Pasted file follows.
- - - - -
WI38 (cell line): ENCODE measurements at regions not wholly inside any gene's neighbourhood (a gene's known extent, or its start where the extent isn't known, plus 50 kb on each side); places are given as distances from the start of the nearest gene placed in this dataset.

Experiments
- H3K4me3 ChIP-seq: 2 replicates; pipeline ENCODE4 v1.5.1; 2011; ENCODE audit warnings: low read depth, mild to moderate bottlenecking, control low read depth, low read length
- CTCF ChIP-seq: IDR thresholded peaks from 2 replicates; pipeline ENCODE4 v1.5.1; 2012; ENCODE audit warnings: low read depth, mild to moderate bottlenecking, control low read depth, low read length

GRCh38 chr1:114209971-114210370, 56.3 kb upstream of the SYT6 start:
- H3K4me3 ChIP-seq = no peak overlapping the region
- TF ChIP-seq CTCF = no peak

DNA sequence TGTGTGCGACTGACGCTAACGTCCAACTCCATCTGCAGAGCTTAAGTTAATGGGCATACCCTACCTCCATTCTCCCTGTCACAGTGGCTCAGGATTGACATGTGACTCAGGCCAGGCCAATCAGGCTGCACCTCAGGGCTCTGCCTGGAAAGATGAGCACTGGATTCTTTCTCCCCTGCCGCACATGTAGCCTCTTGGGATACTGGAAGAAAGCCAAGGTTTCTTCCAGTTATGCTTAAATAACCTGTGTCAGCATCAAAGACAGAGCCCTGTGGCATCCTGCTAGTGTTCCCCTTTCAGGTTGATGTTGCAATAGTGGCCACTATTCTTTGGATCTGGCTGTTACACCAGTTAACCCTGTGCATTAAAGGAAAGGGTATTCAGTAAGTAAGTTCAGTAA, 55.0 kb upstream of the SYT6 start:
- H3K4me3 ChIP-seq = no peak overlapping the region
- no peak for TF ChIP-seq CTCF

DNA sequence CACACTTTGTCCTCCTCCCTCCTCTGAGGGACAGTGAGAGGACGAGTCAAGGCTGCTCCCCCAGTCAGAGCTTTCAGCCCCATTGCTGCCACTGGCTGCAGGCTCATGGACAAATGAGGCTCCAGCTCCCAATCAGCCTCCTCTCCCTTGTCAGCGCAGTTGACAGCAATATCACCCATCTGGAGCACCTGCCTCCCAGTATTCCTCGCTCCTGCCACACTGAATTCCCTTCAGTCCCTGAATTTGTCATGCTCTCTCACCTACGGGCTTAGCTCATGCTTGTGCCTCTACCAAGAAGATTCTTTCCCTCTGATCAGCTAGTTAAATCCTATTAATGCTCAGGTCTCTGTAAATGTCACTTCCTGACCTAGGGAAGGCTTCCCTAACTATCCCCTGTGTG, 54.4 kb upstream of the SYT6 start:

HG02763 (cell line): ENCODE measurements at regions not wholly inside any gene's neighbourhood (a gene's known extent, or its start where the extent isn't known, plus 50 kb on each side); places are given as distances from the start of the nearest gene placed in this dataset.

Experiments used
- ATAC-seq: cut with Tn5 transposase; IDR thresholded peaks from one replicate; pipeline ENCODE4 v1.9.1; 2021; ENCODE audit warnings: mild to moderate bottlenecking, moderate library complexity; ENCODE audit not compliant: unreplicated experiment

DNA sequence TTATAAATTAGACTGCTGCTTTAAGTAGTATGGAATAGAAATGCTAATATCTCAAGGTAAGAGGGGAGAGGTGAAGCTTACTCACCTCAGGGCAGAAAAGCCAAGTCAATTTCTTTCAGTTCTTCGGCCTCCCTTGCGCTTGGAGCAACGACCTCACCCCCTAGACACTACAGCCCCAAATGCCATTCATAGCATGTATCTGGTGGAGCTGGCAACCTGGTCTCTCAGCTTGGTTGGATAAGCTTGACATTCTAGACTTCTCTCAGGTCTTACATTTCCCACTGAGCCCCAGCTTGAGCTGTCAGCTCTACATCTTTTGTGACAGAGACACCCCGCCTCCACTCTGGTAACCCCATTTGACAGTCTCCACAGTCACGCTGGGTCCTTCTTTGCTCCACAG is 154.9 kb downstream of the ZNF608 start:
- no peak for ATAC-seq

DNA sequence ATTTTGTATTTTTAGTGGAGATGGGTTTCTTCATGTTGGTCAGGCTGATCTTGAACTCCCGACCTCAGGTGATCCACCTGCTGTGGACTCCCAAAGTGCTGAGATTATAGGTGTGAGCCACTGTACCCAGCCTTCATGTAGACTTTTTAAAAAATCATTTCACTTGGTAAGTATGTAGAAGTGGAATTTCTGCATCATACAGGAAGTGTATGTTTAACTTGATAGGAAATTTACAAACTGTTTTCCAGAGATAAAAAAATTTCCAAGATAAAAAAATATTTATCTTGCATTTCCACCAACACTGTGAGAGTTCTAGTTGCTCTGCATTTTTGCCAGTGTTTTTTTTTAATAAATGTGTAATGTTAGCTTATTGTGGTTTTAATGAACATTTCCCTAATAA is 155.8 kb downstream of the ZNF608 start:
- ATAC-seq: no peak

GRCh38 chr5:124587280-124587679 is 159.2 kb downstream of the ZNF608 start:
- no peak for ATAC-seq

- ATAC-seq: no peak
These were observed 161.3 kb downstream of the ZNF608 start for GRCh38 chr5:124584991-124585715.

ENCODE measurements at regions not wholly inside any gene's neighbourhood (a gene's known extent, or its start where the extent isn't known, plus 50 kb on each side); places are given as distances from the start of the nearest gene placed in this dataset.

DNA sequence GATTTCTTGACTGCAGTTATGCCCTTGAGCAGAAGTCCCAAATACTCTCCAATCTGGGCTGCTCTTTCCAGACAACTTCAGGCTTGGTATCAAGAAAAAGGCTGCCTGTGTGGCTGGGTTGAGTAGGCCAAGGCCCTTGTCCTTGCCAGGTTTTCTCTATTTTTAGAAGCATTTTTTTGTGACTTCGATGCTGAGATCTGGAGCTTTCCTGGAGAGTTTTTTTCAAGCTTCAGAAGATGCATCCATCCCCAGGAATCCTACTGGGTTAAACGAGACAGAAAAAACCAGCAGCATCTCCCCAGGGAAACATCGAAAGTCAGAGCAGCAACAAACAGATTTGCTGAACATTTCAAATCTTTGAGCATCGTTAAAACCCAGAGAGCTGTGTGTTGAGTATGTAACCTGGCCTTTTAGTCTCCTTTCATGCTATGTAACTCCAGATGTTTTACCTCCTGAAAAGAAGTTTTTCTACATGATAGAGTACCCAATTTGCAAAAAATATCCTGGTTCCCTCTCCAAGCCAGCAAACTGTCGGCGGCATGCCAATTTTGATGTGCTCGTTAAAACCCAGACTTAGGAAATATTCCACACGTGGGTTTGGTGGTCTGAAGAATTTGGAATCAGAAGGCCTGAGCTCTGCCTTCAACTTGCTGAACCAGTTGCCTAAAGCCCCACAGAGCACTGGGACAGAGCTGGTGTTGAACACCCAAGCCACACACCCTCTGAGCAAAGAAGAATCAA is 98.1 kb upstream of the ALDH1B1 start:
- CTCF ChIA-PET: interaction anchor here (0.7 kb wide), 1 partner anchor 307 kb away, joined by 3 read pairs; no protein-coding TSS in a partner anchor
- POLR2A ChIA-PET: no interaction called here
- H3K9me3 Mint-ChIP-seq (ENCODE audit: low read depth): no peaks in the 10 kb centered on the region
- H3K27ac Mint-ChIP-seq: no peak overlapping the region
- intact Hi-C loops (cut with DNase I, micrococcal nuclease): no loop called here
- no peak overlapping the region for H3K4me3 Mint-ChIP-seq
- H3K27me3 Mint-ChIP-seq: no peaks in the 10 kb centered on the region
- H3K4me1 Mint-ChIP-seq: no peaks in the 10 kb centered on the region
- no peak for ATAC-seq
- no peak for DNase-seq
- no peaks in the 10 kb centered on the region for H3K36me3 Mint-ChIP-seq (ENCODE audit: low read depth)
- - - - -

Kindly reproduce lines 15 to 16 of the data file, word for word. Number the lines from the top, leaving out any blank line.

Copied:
DNA sequence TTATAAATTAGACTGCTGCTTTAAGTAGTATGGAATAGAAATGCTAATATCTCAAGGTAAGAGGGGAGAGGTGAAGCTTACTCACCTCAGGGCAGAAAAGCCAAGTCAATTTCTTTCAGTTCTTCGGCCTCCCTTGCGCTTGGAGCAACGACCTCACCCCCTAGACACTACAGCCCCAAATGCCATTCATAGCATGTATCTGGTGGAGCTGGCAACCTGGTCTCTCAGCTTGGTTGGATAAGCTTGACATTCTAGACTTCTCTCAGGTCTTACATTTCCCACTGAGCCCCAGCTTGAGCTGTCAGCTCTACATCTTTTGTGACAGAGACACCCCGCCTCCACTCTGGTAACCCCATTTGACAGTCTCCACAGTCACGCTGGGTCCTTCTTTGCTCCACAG is 154.9 kb downstream of the ZNF608 start:
- no peak for ATAC-seq